This is an archived article and the information in the article may be outdated. Please look at the time stamp on the story to see when it was last updated.

SACRAMENTO — What Agent Orange was to Vietnam veterans, some say toxic exposure from burn pits is to those who have fought in Iraq and Afghanistan.

One local family has been told their Marine son will probably not survive the weekend and they believe it’s because of a toxic war injury that’s turned into a killer here at home.

“He’s a hero. He’s a fighter,” Marty Robinson said of his stepson. “What he has done for this country … he loved the Marines.”

“It just made him feel like he had a purpose and that he was doing something really positive with his life,” said mother Karen Robinson.

But the Robinsons, Ricky Wasco’s parents, say that positive has turned into the negative that will take him from them, his highschool sweet heart wife and their three little girls.

After a failed bone marrow transplant, the 27-year-old corporal’s organs are failing as he faces his last days with acute lymphocytic leukemia.

“He’d been having swollen lymph nodes and rashes,” Karen said. “He’d get them in his arm pits, his breast area, neck.”

Wasco’s parents say he’d had about six such episodes while still active duty after finishing his service in Afghanistan in 2010 – all addressed with antibiotics and rest but tied to no real answer.

Dozens started after he was discharged in 2014 and came home to Fair Oaks.

Finally, it all lead to his leukemia diagnosis just 7 months ago.

They believe his condition is directly linked to the fumes from burn pits he and thousands of others were exposed to in theater as they destroyed the waste of war.

“Batteries, plastics, human waste, you name it. They burn everything,” Karen said.

Karen, like almost 90,000 others, have registered with the government that they believe what’s happening to themselves or their loved ones is a side effect of what they’re calling this generation’s Agent Orange.

Speaking on burn pit exposure in 2009, President Obama said, “nobody is served by denial or sweeping things under the rug.”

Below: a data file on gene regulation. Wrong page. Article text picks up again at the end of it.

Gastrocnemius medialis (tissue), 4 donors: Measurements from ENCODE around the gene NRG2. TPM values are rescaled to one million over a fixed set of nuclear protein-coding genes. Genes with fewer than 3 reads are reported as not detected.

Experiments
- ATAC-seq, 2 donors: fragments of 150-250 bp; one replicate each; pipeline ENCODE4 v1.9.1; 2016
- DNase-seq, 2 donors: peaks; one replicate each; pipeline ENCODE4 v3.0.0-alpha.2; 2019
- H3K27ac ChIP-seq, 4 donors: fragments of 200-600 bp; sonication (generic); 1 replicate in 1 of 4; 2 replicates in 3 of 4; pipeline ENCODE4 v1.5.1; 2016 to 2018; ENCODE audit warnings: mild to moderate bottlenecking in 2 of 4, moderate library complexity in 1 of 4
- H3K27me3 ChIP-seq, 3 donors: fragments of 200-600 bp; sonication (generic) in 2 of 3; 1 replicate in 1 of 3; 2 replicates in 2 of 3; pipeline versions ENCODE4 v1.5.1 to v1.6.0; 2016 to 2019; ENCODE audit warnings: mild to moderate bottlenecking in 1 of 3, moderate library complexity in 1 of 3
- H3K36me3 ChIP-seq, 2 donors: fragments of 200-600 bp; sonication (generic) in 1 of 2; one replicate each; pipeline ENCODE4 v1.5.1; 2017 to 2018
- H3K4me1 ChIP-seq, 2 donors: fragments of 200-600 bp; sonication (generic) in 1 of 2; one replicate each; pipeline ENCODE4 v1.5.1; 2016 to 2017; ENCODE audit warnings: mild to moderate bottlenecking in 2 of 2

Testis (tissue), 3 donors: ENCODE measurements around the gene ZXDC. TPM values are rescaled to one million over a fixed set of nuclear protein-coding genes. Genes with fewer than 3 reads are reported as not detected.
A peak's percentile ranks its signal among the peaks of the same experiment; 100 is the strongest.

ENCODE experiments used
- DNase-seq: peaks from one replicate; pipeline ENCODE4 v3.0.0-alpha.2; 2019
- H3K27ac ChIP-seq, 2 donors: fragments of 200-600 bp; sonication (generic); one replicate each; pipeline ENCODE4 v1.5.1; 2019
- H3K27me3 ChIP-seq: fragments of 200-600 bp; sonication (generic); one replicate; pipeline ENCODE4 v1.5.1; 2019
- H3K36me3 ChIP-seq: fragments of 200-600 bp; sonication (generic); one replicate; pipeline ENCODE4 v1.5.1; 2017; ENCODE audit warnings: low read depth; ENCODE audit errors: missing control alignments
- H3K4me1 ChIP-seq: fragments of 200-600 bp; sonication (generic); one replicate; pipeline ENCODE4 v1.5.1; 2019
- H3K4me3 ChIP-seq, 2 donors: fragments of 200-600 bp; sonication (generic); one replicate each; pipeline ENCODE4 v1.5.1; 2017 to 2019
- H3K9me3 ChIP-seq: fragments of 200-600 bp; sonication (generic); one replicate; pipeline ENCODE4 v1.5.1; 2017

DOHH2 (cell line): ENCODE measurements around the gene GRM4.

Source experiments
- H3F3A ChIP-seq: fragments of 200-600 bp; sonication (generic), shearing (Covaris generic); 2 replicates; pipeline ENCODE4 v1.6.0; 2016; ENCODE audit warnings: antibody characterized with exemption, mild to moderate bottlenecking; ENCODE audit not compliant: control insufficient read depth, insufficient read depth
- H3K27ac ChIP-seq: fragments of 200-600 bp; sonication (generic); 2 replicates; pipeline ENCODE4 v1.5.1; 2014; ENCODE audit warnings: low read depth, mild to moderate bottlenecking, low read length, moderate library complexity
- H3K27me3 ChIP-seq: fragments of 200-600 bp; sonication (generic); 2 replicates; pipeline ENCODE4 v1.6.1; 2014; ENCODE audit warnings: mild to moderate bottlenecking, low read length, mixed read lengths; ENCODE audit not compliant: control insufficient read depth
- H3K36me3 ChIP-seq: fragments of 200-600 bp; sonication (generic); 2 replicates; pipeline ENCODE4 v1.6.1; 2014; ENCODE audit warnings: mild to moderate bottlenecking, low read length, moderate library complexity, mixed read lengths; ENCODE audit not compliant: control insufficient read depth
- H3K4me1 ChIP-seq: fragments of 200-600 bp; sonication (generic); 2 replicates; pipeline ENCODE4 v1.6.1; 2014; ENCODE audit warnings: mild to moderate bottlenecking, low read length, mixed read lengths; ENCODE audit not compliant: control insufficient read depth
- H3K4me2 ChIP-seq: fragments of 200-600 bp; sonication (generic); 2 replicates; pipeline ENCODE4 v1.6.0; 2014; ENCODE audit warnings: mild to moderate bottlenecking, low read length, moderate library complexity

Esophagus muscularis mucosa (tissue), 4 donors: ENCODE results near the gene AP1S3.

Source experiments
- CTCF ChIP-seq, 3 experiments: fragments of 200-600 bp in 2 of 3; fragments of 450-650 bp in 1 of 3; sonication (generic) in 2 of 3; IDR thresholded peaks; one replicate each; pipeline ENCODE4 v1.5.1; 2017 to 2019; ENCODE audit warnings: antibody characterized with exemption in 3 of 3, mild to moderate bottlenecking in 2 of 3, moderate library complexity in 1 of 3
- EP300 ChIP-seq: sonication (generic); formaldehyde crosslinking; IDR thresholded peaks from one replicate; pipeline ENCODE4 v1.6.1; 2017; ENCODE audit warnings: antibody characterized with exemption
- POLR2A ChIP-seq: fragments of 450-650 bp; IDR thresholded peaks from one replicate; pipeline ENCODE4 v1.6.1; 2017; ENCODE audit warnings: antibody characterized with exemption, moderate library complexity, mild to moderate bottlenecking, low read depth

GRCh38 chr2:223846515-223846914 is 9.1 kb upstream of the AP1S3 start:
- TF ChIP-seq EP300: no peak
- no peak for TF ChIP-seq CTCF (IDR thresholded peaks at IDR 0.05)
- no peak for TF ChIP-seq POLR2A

Despite those words, part of Robinson’s pain right now is caused by what she says is Veteran’s Affairs’s denial of health benefits for Ricky based on any link to burn pits.

That denial will also mean no benefits for his girls and stay-at-home wife when he’s gone.

Veterans have about a year from discharge to diagnosis to file a claim connected to their service.

Thousands of families say that’s an unrealistic timeframe for cancers caused by chemicals and that the ultimate sacrifice of their loved ones is being ignored.

Veterans advocates at ‘Burn Pits 360’ just sent a letter to the president yesterday demanding change.

It won’t come in time for Wasco’s family.

“My heart’s breaking and my heart’s breaking for other families that I know are going through the same thing that we’re going through and it’s not right. It’s not right,” Karen said.

Wasco’s biological father was too upset to speak on camera when the family invited FOX40 to visit him at Sacramento’s Sutter Medical Center.

Ricardo Hernandez would only say that’s what’s happening to his child is just not fair.

Many studies are underway, but officially the U.S. Department of Veterans Affairs says research does not show evidence of long-term health problems from exposure to burn pits.

Representatives from the VA Med Center in Mather, where Wasco’s family sought help, has not yet responded to our request for comment.

Update 7 p.m. October 8: Ricky Wasco has passed away.

The Marine we first introduced you to last night – one whose family believes his illness was caused by toxins from military burn pits – has died.

U.S. Marine Corporal Ricky Wasco died from acute lymphocytic leukemia about 45 minutes after we shared his story Friday.

He was 27 years old, had been married to his high school sweetheart for 10 years and was the proud father of three little girls.

Wasco was diagnosed just 7 months ago, but his family says the episodes of swelling lymph nodes and body rashes that evolved into his leukemia started during his service in Afghanistan.

He’s one of thousands who have registered their concerns with the federal government, claiming toxic exposure from inhaling fumes from batteries, plastics, human waste and other items burned near battlefields.

At this time,  the U.S. Department of Veterans Affairs says research does not show evidence of long-term health problems from exposure to burn pits.

Wasco was his family’s sole provider and a ‘go fund me’ page has been set up to help bury him and care for his children.